Take heart in the fact that when students leave your class at the end of the year, they will be MUCH better writers than when they entered in the fall.
No matter how good (or bad) my students are at writing when 5th grade begins, we always start at the very beginning and work on writing strong sentences.
This post will give you a step-by-step breakdown of how I help my students move from dull to dazzling sentences: How to Help Your Students Write Better Sentences
Once they’ve got the hang of writing an excellent sentence, then we move on. Your class may move slowly or quickly but be sure to watch their writing closely for clues that you may need to slow down.
You need to know where you’re going to know how you should plan the journey. So, the next section lays out my end-of-the-year goals for my 5th grade writers. Everything I do all year leads to the completion of these goals.
My end-of-the-year goals for my 5th grade writers….
By the time my students walk out of my classroom for the last time…
1. I want them to be able to efficiently organize their ideas and plan/write a five paragraph essay.
2. I want my students to be able to construct narrative, informative, and opinion essays.
3. I want my students to be able to choose appropriate sources and write a simple research report.
4. I want my students to be able to closely read two paired passages and write an essay in response to a prompt.
If you’re looking for a hyperlinked pdf version of my pacing and sequence for 5th grade writing, click the link below to have it sent to your email address. As a bonus, you’ll become a member of my weekly VIP email club just for upper elementary teachers. 🙂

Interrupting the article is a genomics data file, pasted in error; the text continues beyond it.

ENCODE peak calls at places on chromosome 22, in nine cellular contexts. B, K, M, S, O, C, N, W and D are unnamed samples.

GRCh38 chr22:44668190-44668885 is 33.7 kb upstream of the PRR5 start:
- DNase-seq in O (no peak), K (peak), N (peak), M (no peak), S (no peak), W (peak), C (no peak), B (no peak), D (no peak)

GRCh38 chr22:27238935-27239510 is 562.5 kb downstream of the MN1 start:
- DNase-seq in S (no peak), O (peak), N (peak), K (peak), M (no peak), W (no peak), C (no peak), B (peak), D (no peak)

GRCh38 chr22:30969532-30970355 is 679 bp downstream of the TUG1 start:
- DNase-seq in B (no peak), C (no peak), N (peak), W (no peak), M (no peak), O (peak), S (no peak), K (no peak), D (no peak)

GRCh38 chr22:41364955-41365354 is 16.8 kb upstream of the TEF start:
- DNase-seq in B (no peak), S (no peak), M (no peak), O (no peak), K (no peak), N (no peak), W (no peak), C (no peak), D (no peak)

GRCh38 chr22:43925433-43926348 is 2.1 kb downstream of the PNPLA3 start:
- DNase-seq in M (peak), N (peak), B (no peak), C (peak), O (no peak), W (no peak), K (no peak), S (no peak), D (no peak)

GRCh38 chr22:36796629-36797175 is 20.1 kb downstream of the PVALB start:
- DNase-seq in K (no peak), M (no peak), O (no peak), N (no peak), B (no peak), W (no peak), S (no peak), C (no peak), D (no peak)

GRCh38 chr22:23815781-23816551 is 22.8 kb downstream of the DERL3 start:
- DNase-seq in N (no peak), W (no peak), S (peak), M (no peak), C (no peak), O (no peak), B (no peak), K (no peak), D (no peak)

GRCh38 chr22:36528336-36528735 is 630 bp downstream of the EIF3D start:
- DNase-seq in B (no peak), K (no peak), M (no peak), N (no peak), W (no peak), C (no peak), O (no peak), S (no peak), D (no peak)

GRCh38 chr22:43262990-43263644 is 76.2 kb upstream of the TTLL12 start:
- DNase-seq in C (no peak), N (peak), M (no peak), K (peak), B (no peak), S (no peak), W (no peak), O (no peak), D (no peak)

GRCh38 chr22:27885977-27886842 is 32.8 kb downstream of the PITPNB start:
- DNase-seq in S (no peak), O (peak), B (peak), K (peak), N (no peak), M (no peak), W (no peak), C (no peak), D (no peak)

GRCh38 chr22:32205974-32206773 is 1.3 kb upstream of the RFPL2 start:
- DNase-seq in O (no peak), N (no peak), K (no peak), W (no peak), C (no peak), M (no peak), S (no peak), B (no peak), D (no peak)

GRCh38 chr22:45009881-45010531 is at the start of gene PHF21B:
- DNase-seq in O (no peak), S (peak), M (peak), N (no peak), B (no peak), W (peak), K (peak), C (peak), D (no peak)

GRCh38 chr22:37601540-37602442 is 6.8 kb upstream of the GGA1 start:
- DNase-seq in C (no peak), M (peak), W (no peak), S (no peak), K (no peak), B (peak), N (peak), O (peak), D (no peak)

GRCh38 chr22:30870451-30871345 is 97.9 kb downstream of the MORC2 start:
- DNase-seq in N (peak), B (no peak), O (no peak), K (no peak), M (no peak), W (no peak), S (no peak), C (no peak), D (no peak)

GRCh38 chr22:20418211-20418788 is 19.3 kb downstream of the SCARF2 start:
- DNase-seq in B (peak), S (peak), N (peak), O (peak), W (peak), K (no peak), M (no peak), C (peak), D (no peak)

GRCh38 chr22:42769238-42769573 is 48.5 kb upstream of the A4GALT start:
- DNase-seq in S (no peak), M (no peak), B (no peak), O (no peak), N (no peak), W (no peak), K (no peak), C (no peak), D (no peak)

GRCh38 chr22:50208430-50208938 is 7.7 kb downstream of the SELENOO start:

Obtain a Writing Sample!
Give students a simple prompt and ask for a response in a paragraph or two. Emphasize to students that you are not grading writing samples for grammar, spelling, or structure. You are interested in the quality of their ideas.
This writing sample will be valuable as the year goes on. Your students will improve so much that their first samples will (hopefully) be pathetic compared to their new, improved writing pieces.
I usually whip out their first samples after we’ve written a few five paragraph essays. Students feel inspired to keep growing their writing skills when they see how far they’ve come in just a few months.
Example Writing Sample Prompts:
- Describe a talent or characteristic that makes you unique and different.
- Tell about a time when you set a goal for yourself and reached that goal.
- Pretend you live in a society where children are required to choose their future career paths in the 5th grade. What path would you choose? Explain.
Create Writing Reference Notebooks with students!
I’ll admit it – I’m a little obsessed with writing reference notebooks. We use composition notebooks to create these amazing sources of knowledge and we use them all year long.
So, where do we start with creating writing reference notebooks?
The beginning section of students’ notebooks hold reference materials. I want students to have plenty of resources at their fingertips to improve their sentence writing, including alternatives for overused words and my specialty, sparkle words. Sparkle words are words that are just a little bit special and make my students’ writing shine, like scandalous, embrace, and intriguing.
Other ways that my students use their writing reference notebooks:
- Writing journal entries
- Creating a personal thesaurus
- Writing topics & ideas list
- Taking notes on writing skills lessons
- Writing first drafts of longer assignments